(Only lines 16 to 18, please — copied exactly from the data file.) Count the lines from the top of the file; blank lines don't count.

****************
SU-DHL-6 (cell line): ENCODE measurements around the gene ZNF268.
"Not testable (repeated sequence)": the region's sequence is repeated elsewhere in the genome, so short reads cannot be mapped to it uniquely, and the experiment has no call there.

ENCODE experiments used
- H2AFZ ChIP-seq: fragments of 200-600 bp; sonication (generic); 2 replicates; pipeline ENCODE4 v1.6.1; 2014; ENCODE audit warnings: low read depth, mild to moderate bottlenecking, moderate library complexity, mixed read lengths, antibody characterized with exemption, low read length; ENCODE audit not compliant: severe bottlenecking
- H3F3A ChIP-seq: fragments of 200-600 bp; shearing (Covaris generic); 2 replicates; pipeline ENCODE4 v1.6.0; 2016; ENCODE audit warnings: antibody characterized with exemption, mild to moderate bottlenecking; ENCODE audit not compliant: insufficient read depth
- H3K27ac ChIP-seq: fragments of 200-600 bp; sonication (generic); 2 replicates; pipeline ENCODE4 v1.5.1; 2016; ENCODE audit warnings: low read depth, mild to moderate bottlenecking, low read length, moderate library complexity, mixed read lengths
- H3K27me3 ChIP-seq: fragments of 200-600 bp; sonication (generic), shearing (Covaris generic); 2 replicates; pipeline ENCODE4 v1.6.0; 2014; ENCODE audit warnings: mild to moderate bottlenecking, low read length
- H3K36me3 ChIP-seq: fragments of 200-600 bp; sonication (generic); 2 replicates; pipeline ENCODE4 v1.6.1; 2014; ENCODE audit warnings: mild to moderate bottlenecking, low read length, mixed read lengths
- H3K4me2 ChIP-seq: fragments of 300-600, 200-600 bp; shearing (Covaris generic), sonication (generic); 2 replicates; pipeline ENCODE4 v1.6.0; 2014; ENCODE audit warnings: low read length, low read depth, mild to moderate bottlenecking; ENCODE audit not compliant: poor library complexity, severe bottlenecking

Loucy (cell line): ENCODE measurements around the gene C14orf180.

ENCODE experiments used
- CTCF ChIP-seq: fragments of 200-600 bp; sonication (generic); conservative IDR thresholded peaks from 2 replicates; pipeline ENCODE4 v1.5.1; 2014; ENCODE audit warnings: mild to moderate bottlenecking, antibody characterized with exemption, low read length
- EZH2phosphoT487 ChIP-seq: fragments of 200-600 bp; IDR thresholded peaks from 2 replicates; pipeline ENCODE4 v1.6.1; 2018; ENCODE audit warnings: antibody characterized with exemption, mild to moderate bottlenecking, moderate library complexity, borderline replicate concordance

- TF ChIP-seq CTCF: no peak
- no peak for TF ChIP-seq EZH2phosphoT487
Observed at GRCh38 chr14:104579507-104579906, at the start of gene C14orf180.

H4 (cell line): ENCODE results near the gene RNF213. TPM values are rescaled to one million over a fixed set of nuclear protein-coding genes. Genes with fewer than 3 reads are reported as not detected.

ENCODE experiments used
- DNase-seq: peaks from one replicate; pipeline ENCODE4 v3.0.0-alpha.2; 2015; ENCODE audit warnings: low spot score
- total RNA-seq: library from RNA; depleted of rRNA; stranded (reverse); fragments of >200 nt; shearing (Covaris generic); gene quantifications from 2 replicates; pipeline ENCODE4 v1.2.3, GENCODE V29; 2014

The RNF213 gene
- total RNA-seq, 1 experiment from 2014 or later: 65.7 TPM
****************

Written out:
Observed at GRCh38 chr14:104579507-104579906, at the start of gene C14orf180.

H4 (cell line): ENCODE results near the gene RNF213. TPM values are rescaled to one million over a fixed set of nuclear protein-coding genes. Genes with fewer than 3 reads are reported as not detected.

ENCODE experiments used